For the average 2,000 calorie diet, that’s 400 to 600 calories from fat (44 grams to 66 grams). In a normal day, that’s like eating the following:

  • ½ avocado (11 grams fat)
  • 1 to 2 tablespoons olive oil (14 to 28 grams fat)
  • 1 tablespoon peanut butter (8 grams fat)
  • 1 cup low-fat plain Greek yogurt (5 grams fat)
  • 4-ounce chicken breast (6 grams fat)
  • 1 tablespoon chia seeds (4 grams fat)

    Jenna Braddock, R.D., C.S.S.D., founder of Make Healthy Easy and the Off Season Athlete, agrees. “This is a big range and allows runners to play with the amount of fat in their diet to achieve their energy needs,” she says.

    Both dietitians note that it’s important to prioritize unsaturated fat and minimize saturated fat to 10 percent or less of total daily calories. According to Braddock, “the essential [omega-3] fatty acids, EPA and DHA, are particularly important to focus on because of their well-known benefits on health and physiology,” such as boosting your heart and brain health, and preventing certain cancers.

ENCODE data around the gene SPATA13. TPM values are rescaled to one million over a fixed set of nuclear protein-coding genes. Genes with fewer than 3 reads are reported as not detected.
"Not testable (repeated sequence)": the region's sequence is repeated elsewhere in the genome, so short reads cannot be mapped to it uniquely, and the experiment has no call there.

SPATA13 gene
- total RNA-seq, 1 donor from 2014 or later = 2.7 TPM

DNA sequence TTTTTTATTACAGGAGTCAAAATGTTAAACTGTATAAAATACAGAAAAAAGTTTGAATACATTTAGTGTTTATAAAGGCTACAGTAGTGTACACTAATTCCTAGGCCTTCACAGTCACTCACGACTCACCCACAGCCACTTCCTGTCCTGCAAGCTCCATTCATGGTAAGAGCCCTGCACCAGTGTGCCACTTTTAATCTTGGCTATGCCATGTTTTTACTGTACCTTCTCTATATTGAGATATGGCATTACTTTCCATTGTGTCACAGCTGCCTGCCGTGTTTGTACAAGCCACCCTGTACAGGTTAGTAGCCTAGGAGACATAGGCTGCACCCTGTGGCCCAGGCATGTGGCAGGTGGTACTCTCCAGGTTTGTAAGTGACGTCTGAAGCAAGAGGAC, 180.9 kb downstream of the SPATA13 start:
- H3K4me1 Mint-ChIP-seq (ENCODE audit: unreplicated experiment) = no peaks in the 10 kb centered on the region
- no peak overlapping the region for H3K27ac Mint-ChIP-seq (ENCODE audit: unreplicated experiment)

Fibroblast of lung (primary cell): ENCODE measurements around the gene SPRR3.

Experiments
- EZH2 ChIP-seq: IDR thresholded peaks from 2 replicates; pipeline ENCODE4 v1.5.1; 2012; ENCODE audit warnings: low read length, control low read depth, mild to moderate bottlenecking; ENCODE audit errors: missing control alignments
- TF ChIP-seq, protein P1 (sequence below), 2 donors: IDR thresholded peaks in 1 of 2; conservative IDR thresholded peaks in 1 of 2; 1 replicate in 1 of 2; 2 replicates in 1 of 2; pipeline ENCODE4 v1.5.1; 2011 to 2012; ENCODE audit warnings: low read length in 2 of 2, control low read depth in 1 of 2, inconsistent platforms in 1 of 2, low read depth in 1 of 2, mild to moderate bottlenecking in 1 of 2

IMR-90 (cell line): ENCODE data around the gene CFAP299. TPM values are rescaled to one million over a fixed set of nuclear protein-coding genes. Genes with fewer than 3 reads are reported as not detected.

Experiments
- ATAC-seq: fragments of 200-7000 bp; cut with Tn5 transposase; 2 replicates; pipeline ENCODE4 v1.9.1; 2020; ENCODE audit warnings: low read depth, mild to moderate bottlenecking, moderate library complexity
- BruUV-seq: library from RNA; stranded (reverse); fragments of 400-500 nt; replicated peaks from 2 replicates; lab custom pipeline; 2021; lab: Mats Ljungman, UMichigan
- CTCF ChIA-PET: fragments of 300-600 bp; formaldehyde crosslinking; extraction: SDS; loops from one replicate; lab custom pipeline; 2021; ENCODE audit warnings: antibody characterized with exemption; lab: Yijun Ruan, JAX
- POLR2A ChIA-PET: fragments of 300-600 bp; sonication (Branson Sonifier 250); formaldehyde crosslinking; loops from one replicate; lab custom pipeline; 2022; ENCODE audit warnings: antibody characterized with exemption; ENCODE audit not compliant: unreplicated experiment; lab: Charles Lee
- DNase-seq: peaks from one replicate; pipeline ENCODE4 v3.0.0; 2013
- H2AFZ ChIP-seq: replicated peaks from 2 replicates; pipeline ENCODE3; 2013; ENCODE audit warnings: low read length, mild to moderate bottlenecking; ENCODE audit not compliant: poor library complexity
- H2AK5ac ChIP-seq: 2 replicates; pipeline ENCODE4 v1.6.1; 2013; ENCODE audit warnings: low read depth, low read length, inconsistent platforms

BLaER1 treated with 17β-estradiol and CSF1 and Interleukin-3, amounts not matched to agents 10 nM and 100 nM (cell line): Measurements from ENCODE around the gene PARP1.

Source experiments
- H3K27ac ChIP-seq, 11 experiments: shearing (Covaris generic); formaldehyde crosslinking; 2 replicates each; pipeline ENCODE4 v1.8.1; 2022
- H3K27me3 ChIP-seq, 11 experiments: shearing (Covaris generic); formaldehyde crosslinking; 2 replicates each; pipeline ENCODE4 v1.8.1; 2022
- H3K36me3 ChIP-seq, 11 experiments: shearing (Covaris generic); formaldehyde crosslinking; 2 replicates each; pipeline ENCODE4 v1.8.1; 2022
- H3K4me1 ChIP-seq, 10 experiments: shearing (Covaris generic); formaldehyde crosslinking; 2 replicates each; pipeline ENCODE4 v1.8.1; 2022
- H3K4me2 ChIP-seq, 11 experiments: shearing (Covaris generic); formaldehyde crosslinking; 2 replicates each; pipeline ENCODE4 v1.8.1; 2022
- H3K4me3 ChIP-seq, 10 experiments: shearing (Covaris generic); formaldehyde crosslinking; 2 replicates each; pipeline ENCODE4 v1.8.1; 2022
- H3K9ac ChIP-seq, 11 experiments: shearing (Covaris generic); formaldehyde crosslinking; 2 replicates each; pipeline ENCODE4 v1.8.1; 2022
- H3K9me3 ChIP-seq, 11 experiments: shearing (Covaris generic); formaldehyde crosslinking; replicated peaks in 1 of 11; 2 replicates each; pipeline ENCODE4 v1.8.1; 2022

That said, it’s entirely possible to overdo it on fat. “Eating too much of any macronutrient could lead to an excess amount of calories or unwanted weight gain,” says Asche. She adds that increasing fat above the recommended range could result in offsetting carbohydrates and/or protein, which could negatively impact both performance and exercise recovery.

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    When Should Runners Eat and Avoid Fat?

    Eating healthy fats throughout the day to reap its many health benefits—such as reducing inflammation and muscle soreness, keeping blood pressure in check, and increasing oxygen uptake—is encouraged, but Asche recommends keeping fat to a minimum about an hour before a training run. Fat has more calories per gram than carbohydrates and protein (9 calories per gram, compared to 4 calories per gram), meaning that it takes longer to digest. Any fat that is left in the stomach during a run can cause GI disturbances.

    In addition, Braddock suggests limiting fat considerably in the 24 hours leading up to a race, and proposes experimenting with when you eat different sources of fat in relation to your training runs.

    “This will vary depending on the athlete, the duration of the event—a marathon vs. an ultra—and the overall type of diet they consume,” adds Asche.